When was the last time your organization reviewed its maintenance policies? Operations and maintenance (O&M) can be easily overlooked when formulating an energy management strategy for your portfolio. O&M may not be as sexy as a lighting retrofit, but it is the first line of defense against energy and water waste. Effective O&M systems are critical to any successful energy management program but, to many, these are foreign terms. Before we go any further, let’s talk about them – separately.
Operations includes all of the processes needed for an organization to deliver its product. For a business – that means hiring employees, paying them, charging and collecting fees, etc. For a multifamily property – the same processes apply. There are additional concerns, though. The heat needs to work. The water needs to run. Lights need to turn on. Each activity contributes to the property delivering its “product” – safe, comfortable homes.
What is maintenance? Maintenance includes the physical side of operations: making repairs, painting, turning the heat on, turning if off, and replacing filters. Maintenance activities are necessary for keeping the physical components of a property – the roof, the windows, the boiler, the toilets etc. – functioning effectively and efficiently. Each building component requires maintenance to help provide a safe, comfortable home for residents.
Why is O&M Important?
Both facets of O&M are equally important to providing desirable homes. Why is my apartment 80°F in January? Because the boiler is not operating as originally intended. Why do I smell my neighbor’s dinner every night? Because the roof fans were not maintained – and need new belts. These problems are the result of relatively minor oversights from building staff. Systematic O&M processes helps prevent these oversights from slipping through the cracks and compounding each other over time. An effective O&M strategy helps ensure inspections happen when, and how, they should.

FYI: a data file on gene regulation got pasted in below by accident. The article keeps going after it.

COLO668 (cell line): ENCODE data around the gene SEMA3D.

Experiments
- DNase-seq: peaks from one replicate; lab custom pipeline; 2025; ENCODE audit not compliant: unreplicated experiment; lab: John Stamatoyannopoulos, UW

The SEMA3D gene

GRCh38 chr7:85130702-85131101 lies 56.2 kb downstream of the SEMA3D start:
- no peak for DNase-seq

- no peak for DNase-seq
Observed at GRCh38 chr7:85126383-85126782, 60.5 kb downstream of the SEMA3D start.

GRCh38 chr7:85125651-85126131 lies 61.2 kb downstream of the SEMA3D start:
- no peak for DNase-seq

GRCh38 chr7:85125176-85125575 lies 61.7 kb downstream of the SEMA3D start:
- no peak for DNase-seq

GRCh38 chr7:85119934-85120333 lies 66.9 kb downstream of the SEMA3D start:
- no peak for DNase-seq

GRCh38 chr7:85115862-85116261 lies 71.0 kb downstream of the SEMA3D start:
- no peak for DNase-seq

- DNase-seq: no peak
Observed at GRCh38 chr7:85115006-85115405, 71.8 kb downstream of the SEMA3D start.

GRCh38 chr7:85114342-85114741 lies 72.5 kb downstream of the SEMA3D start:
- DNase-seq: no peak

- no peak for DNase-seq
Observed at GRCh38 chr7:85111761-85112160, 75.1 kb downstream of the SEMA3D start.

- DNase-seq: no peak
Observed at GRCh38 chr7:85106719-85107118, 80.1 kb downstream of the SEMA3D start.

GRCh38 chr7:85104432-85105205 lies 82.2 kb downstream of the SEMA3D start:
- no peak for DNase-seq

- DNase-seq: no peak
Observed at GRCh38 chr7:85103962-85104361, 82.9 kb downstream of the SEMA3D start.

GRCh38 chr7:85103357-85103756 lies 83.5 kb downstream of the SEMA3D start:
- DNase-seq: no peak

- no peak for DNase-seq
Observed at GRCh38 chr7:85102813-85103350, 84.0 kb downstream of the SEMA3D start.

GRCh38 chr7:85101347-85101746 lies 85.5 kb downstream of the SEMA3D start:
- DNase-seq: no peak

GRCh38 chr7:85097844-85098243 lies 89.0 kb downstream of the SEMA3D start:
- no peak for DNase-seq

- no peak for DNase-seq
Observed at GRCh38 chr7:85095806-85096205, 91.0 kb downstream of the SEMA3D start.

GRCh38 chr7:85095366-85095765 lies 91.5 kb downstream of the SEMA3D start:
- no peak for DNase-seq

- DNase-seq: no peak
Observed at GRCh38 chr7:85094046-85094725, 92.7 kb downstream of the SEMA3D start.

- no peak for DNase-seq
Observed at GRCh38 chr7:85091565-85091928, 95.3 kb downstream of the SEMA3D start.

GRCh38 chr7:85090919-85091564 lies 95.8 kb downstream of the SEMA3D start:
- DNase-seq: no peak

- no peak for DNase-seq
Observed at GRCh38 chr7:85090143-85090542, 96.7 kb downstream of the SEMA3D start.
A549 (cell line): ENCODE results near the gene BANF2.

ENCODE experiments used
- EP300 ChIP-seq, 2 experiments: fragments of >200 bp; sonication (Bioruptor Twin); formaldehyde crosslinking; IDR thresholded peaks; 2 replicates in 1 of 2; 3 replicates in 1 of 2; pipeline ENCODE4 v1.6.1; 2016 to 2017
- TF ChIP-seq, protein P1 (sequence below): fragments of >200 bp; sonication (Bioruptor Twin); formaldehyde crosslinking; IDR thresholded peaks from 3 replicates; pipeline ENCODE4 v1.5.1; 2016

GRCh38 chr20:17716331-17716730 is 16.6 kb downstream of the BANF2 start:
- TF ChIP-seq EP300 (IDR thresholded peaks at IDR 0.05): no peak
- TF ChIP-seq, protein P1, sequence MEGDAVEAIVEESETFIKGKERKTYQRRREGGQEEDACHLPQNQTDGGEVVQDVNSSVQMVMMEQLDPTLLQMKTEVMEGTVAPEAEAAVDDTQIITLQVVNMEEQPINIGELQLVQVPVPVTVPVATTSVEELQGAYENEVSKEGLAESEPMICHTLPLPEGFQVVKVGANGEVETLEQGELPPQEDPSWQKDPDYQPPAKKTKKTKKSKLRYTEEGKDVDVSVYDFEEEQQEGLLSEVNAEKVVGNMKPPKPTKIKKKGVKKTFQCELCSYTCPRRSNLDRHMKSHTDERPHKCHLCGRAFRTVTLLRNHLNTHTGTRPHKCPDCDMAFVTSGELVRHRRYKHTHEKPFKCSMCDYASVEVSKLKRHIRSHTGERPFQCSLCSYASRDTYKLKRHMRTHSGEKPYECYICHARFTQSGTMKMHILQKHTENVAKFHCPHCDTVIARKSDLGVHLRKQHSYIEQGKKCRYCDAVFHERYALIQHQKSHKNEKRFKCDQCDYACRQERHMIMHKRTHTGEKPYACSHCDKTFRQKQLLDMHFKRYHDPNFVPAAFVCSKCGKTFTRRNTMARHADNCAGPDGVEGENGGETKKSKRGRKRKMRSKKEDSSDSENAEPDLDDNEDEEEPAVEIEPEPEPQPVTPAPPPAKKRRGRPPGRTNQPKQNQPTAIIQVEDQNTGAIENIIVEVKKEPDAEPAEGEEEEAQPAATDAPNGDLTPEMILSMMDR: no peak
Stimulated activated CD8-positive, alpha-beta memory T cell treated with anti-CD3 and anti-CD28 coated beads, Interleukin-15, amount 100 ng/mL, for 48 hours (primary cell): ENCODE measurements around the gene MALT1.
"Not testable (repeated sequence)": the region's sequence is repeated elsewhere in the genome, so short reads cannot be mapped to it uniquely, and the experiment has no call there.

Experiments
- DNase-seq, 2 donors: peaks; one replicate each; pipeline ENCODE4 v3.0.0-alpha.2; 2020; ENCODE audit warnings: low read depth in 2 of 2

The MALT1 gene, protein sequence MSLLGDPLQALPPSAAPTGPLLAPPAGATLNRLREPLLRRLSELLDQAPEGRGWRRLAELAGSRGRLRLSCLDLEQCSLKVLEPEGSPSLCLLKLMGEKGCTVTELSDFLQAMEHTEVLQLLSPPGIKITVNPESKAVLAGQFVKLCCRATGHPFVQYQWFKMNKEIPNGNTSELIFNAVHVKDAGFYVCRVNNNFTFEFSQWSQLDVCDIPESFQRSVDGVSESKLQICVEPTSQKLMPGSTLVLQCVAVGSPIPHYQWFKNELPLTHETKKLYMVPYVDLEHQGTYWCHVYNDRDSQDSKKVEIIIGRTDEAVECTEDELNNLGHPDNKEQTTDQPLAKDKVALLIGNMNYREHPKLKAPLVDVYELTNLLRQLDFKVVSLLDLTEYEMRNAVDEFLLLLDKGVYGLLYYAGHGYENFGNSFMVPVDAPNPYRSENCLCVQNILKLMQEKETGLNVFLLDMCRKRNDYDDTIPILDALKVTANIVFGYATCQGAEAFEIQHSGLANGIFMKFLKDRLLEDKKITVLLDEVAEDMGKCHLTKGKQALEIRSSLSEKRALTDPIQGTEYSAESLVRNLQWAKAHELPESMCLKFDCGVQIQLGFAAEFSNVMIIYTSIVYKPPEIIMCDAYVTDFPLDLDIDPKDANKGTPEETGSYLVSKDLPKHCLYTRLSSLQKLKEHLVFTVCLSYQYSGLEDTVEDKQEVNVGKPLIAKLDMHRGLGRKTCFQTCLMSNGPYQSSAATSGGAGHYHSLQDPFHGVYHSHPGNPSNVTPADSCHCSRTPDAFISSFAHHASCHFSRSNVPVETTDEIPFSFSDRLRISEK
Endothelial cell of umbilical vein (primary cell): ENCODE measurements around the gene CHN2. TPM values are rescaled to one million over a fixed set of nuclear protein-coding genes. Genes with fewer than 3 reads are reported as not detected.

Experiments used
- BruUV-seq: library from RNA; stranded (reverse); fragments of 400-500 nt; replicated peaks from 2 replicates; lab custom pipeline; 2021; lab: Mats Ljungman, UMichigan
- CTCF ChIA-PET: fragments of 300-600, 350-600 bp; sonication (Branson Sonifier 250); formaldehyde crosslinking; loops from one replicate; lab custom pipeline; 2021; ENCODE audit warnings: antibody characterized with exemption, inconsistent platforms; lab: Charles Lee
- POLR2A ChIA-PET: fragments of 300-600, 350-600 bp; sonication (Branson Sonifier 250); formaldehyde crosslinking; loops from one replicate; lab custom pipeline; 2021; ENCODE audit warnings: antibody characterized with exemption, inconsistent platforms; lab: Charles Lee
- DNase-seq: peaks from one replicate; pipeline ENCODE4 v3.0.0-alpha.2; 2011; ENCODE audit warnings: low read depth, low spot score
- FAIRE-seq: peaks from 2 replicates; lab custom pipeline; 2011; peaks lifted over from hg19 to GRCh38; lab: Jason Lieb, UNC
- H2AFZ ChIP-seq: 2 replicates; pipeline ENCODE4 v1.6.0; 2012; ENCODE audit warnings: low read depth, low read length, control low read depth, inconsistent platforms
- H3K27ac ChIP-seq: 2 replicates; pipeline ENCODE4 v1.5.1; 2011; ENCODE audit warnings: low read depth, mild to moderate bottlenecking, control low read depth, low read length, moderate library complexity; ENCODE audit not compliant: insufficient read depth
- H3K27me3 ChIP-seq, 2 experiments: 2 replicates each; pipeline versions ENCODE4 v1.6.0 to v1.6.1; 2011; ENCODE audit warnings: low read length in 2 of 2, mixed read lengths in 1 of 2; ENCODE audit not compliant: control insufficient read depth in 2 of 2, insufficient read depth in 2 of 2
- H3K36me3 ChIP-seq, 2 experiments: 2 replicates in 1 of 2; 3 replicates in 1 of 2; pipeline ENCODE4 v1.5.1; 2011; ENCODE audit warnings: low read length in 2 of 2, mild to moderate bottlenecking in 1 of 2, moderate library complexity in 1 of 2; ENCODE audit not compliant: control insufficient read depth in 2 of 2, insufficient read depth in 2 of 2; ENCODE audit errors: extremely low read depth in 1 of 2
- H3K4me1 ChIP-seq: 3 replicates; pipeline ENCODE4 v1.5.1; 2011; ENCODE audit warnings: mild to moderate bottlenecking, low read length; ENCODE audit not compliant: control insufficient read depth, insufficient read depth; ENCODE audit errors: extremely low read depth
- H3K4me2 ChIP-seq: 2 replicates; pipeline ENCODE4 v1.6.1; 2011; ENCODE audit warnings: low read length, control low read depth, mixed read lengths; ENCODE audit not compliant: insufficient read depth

Operations & Maintenance are the front lines of energy efficiency. Small changes in operations or maintenance can have significant effects on building performance. Changing a chilled water supply setpoint by 1°F can increase a chiller’s energy usage by 2%.
O&M is not just about eliminating waste. It’s also about providing value. O&M is key to keeping residents comfortable, one of the most important goals at any property. Uncomfortable residents move out, increasing turnover and expenses on the management side. What makes tenants uncomfortable? Does the heating system sound like a drum solo every time it comes on? This is just one minor issue that often affects residents, and management, in a major way. In this scenario, it’s the result of steam traps. Failed steam traps can force steam into the return piping, leading to that nasty banging you hear every time the heat comes on, and plenty of energy waste too! That’s the kind of problem that can be avoided by routine testing and replacement, a standard practice in a sound, strategic O&M plan.
What can you do about it?
Just as small changes in O&M practices can lead to waste – the opposite is also true. Operational changes can also result in significant energy savings. Something as small as changing HVAC setpoints can significantly affect heating and/or cooling energy usage for the better. Regularly scheduled coil cleanings can keep HVAC units running at high efficiency. The key to unlocking these savings is developing an ongoing O&M strategy. Over the last few years Bright Power has helped many organizations do just that. We’ve created new inspection checklists and maintenance schedules to help both property managers and maintenance staff define “effective” operations and maintenance.
It is critical that an organization define which maintenance procedures must be followed at a property. Equally important is how often they should be completed. A clearly defined scope listing maintenance staff responsibilities creates a benchmark against which performance can be evaluated. It can also act as a resource for new hires –showing which inspections and/or repairs need to happen, when they need to happen, and most importantly how to do them. The last part there is the most important. It’s not enough to define which tasks need to be completed – there must be a reference for how to complete each one.
Operations and maintenance are both critical to running an effective property. O&M can also be an effective tool in an energy management strategy. An effective O&M strategy for a portfolio will identify and reduce energy waste, and also keep residents comfortable. When was the last time your organization reviewed its O&M policies? It’s never too late to start.